Locals participate in ‘Budget For All’ hearing in Boston

Last modified: Wednesday, July 10, 2013

NORTHAMPTON — Although Marty Nathan of Northampton has been working for two year on the national “Budget for All” campaign to redirect federal spending priorities, she learned something new at a legislative hearing on the measure Wednesday at the Statehouse.

“I learned about how many jobs we could gain if we converted our very militaristic economy to a green economy,” Nathan, a physician and co-convenor of the Western Massachusetts Budget for All, said in a telephone interview on the drive back from Boston.

“We could have two times the jobs from sustainable energy, education and rehabbing houses that we have from the military,” she said.

Nathan was among the western Massachusetts residents who attended a hearing Wednesday before a joint legislative committee on the Budget for All resolution now before lawmakers.

The measure calls on legislators to urge Congress to prevent cuts in Social Security, Medicare, veterans benefits, housing and social services by increasing taxes on the wealthy and redirecting federal military spending to fund social services.

Similar resolutions have been approved by municipal leaders in Northampton, Amherst and Holyoke.

State Reps. Peter Kocot, D-Northampton, and Ellen Story, D-Amherst, spoke “eloquently” in favor of the budget resolution, Nathan said, and state Sen. Stanley Rosenberg, D-Amherst, submitted written testimony.

During her testimony in the packed hearing room, Nathan said she talked about the recent vote for a property tax override in Northampton to fund a school system that has seen years of declining state aid.

“I also talked about the devastation that cuts in Medicaid, mental health and food stamps cause,” Nathan said. “As a physician that affects what I do.”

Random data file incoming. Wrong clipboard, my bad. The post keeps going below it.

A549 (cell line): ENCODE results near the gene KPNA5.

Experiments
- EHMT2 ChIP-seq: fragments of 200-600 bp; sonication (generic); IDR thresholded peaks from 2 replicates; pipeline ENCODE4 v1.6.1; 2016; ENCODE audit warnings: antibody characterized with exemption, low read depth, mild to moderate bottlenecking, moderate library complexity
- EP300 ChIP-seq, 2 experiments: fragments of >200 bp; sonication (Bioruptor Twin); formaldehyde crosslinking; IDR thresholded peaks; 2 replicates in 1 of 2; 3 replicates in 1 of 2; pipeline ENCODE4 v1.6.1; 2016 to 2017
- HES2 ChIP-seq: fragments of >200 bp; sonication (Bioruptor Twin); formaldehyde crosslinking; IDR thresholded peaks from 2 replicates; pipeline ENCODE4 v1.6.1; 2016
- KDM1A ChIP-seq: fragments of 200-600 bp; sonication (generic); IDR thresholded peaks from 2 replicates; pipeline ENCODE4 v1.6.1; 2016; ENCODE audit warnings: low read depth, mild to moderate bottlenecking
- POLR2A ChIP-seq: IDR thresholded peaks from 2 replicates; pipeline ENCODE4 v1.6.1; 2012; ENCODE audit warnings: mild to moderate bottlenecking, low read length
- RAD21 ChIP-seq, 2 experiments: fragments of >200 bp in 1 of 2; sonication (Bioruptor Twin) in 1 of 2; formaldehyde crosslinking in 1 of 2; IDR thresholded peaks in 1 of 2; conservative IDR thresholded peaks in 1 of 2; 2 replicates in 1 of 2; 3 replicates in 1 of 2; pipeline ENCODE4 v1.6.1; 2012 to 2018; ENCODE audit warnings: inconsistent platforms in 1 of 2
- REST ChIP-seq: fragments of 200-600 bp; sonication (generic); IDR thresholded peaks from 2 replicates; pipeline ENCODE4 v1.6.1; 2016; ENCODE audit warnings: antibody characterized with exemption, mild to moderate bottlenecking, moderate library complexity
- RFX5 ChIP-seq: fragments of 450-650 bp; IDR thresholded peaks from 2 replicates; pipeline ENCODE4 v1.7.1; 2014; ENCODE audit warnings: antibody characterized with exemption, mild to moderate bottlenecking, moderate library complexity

Amherst resident Susan Theberge also traveled to Boston Wednesday to show her support for the budget resolution.

“It was so exciting and powerful,” said Theberge, who recently retired as coordinator of School Counselor Programs at Keene State College in New Hampshire. “The hearing room was jam-packed. People talked about how budget cuts are affecting their lives in very real ways.”

Two local academics traveled with Theberge to testify at the three-hour hearing. Thomas Herndon, a graduate student at the University of Massachusetts Amherst, cited his recent work in debunking a Harvard University study that concluded austerity measures rather than spending are needed in a recession.

Heidi Garrett-Peltier, an assistant research professor in economics at UMass, described studies she has done that show twice as many jobs are generated by investing in education as in the military.

Also traveling with the group from Amherst was Bonnie MacCracken, a member of Amherst Fair Housing Now. She said she told legislators about how hard it is for low-income residents of her town to find affordable housing. “We are forcing them out of our community,” MacCracken said.

Theberge said Budget for All supporters will be meeting to talk about how to follow up on Wednesday’s hearing.

“There was such overwhelming testimony from such a diverse range of people who support this idea,” she said. “We have an amazing model in Massachusetts and we need to share what we are doing.”


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